The range-opener S screen which is the smallest also soldiers on with the older version of the media software on an 8.0-inch screen that looks lost in the space occupied by the larger screen which is available in the rest of the range. It does have the saving grace Apple CarPlay and Android Auto (via USB), Bluetooth with multiple phone support, and DAB digital radio.
That larger unit measures 10.25-inches with a new software system behind it and it looks the absolute business. The high-resolution screen shames the Kluger’s ridiculously cheap aftermarket-looking screen and is one of the best in class. It also has sat-nav and split-screen functionality and in the GT-Line, an in-car intercom. That car also has a 12-speaker Bose-branded system.
Of particular note is the display in the radio screen where the frequency numbers are displayed in old light-bulb graphics. To reinforce the idea this system is from a luxury German brand, there’s a Sounds of Nature feature that fills the cabin with relaxing sounds.
The Bottom Line
Given just how good the new large display is, it is well worth upgrading to at least Sport grade for the larger screen. The GT-Line, however, is where all of the nicest equipment, materials and technology lies. The sound system is also a cracker – if you want the business inside, this is the model to get.
Which engine is better?
Its horses for courses. The petrol engine offers plenty of grunt at good value, though mind it will use a little more fuel. The diesel is more frugal and has plenty of grunt too, and is also all-wheel drive; the petrol V6 can power only the front wheels.
Specifically, the 2.2-litre SmartStream diesel develops 148kW and 440Nm of torque. This new version is 19.5kg lighter courtesy of an aluminium block while Kia says the improved official consumption figures are the result of reduced friction.
The diesel’s eight-speed twin-clutch transmission sends power to all four wheels. The official combined cycle figure comes in at an impressive 6.1L/100km, 1.1 litres better than the outgoing car. Kia claims this new wet clutch system is good for 300,000km, too.
The 3.5-litre V6 makes a return in Lambda III form, producing 200kW and 332Nm. Coupled with an eight-speed torque converter automatic, it only comes with front-wheel drive. The combined fuel consumption for the petrol is 9.7L/100km.
The engineers have added a bunch of new sound-deadening measures such as acoustic film on the windscreen, various new bushes, and materials in the carpet to reduce sound. The diesel has hydro bushes to further isolate the engine from the cabin. It has worked.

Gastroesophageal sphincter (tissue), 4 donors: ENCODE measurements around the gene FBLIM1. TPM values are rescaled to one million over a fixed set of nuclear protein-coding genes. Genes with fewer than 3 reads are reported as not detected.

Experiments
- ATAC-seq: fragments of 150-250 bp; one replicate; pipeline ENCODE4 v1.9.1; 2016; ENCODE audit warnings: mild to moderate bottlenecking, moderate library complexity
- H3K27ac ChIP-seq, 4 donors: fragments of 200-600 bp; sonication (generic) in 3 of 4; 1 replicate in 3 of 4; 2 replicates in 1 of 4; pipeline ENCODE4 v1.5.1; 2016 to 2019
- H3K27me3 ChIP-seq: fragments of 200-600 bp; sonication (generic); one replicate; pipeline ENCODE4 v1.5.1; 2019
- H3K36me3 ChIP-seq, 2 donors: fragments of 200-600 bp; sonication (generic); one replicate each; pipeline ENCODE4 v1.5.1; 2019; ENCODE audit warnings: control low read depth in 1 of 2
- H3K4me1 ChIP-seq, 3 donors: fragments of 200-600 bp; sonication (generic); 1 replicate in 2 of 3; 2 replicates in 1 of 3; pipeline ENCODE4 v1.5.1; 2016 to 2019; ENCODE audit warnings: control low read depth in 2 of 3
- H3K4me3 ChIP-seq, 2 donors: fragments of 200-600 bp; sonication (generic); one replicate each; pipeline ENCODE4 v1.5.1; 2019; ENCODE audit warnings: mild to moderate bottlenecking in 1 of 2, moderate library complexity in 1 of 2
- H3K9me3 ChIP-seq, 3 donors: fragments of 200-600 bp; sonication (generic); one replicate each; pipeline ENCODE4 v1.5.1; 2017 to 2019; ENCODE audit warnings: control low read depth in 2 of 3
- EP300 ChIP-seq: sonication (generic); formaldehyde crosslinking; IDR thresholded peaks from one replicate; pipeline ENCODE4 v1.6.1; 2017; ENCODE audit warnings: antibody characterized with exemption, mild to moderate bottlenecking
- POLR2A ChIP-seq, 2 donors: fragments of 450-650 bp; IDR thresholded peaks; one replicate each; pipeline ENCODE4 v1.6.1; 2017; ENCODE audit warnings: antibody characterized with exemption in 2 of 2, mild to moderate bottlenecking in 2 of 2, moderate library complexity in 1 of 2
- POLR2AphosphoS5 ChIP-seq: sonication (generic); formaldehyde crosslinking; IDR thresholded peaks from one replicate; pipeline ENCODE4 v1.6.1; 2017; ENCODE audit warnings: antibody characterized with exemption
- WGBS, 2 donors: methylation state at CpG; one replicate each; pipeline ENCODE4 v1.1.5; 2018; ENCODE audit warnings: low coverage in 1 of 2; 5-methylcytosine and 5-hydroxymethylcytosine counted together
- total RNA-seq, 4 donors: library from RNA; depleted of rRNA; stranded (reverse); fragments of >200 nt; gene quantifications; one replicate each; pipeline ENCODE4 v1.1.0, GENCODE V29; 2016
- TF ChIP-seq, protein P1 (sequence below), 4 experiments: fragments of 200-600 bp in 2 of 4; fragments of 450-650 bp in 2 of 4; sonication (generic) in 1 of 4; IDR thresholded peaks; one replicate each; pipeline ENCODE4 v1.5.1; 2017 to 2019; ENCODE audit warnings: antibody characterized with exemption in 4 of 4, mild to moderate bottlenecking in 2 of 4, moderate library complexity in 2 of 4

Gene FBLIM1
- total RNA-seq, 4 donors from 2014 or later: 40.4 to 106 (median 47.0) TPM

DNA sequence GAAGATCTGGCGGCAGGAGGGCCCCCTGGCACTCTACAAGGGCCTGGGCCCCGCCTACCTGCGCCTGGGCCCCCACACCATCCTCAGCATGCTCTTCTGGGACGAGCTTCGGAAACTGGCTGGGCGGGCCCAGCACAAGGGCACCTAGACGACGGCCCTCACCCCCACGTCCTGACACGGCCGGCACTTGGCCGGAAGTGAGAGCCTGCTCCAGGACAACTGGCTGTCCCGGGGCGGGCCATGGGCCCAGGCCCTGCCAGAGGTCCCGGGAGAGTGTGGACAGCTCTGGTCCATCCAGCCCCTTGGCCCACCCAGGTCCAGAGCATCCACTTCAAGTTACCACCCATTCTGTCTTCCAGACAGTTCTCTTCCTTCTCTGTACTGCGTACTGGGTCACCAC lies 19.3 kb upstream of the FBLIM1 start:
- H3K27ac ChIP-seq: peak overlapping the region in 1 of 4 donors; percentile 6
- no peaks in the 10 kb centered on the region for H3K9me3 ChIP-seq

The Bottom Line
There’s certainly no shame in either engine as both are strong units. Those who are not fazed won’t mind the petrol V6 while appreciating its power when needed. For those who are planning long trips, the diesel will be more frugal and better at towing, plus the all-wheel-drive system is very good in the wet and on loose surfaces.
What’s the ANCAP rating and how safe is it?
ANCAP has awarded the Sorento a maximum five-star ANCAP rating to 2020 standards.
It has seven airbags (including a centre side airbag), you get ABS, stability and traction controls, forward AEB (camera or camera plus radar depending on spec), reverse cross-traffic alert, parking collision avoidance (GT-Line only), driver attention detection, multi-collision braking (applies the brakes after a crash to stop you rolling into another one), blind-spot detection, blind-spot collision avoidance, lane keep assist, lane following assist, safe exit assist (like Audi’s exit warning) and in the GT-Line the blind spot view monitor which flashes up a camera image in the digital dashboard of what is in your blind spot.
The models with camera-radar systems feature pedestrian (warning and braking), cyclist (warning and braking) and junction protection (stops you sailing out into cross traffic at the front between 10 and 30km/h).
The Bottom Line
It does not get better than a five-star ANCAP rating when it comes to official testing in Australia and the Sorento touts the maximum score. But beyond that, it has features like a centre airbag which is crucial for minimising person-to-person impact in a potential collision. The technology is also some of the best you can currently get, too.
Is The Kia Sorento A Good Choice?
If you’re reading this you are likely in the market for a large SUV and see a need, or at least the option, for seven seats. Well, the fourth generation Sorento sits easily at the top of the pack on many counts: a spacious cabin, some leading technology including safety standards, and two solid engine choices with nice drivelines. And it has a long seven-year warranty with seven-year capped price servicing.
Beyond that, the Sorento is stylish inside and out and has some very nice equipment in the GT-Line not found this side of a hundred grand.
The Bottom Line
Given the breadth of improvement with the second-tier Sport model’s equipment upgrades, the value option for those on a budget is the Sport. It is nicer inside than the S which is where you’ll spend the most time. If money is not such an object then the GT-Line shines with a huge range of nicer trims, creature comforts and extra stylish appointments on the exterior.
For the drivetrain, it will personal choice: both are good, so go with what feels nicest to drive and suits the budget.